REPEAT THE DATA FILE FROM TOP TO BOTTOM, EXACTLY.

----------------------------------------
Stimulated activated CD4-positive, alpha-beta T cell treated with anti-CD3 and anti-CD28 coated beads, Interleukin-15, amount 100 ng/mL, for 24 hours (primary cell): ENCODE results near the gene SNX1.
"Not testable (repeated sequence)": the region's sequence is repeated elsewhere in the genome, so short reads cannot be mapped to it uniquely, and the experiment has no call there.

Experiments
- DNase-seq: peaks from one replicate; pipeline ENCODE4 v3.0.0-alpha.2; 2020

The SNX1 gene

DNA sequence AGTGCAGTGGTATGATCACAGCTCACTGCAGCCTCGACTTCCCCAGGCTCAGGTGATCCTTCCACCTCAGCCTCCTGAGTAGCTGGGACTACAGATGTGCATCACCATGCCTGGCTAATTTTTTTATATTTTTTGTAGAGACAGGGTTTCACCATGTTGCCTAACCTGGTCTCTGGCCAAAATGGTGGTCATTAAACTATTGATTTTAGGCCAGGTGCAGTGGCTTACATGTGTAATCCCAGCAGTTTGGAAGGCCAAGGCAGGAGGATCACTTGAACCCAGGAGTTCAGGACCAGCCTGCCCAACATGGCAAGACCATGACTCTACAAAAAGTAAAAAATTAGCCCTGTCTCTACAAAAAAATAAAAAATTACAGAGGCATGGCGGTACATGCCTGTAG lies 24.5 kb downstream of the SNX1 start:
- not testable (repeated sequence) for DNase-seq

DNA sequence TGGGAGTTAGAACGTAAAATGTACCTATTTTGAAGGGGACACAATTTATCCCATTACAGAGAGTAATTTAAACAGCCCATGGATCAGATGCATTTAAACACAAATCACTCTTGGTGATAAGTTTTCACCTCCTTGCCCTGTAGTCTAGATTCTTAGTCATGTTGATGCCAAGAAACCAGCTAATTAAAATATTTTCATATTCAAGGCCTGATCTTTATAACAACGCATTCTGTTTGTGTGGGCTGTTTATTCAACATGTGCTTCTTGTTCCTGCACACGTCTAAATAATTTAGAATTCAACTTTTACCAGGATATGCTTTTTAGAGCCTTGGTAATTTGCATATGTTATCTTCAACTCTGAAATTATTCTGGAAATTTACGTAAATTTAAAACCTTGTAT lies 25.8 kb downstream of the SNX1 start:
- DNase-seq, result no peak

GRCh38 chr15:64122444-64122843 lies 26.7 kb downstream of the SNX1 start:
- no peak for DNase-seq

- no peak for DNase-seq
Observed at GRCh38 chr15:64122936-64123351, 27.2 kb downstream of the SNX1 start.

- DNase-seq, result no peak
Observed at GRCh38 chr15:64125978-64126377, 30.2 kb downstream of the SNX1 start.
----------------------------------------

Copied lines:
Stimulated activated CD4-positive, alpha-beta T cell treated with anti-CD3 and anti-CD28 coated beads, Interleukin-15, amount 100 ng/mL, for 24 hours (primary cell): ENCODE results near the gene SNX1.
"Not testable (repeated sequence)": the region's sequence is repeated elsewhere in the genome, so short reads cannot be mapped to it uniquely, and the experiment has no call there.

Experiments
- DNase-seq: peaks from one replicate; pipeline ENCODE4 v3.0.0-alpha.2; 2020

The SNX1 gene

DNA sequence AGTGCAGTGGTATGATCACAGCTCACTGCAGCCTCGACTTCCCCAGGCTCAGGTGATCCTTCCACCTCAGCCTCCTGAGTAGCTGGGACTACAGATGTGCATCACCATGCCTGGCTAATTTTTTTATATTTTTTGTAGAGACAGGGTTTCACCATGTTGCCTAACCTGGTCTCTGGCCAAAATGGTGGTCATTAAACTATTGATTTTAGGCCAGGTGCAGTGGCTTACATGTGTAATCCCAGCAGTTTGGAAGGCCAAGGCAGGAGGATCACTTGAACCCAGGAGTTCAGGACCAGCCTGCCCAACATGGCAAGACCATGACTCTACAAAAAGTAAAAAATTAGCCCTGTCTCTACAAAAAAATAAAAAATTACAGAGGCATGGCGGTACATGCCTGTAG lies 24.5 kb downstream of the SNX1 start:
- not testable (repeated sequence) for DNase-seq

DNA sequence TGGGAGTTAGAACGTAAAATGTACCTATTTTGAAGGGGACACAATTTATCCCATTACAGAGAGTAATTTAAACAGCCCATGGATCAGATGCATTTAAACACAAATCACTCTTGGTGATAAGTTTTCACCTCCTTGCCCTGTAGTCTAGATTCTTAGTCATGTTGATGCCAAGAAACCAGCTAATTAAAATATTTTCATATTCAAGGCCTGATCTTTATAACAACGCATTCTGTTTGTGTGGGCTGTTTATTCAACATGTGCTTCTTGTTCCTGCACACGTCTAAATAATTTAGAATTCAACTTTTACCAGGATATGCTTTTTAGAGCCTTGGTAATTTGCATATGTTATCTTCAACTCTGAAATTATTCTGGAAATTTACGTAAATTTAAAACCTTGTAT lies 25.8 kb downstream of the SNX1 start:
- DNase-seq, result no peak

GRCh38 chr15:64122444-64122843 lies 26.7 kb downstream of the SNX1 start:
- no peak for DNase-seq

- no peak for DNase-seq
Observed at GRCh38 chr15:64122936-64123351, 27.2 kb downstream of the SNX1 start.

- DNase-seq, result no peak
Observed at GRCh38 chr15:64125978-64126377, 30.2 kb downstream of the SNX1 start.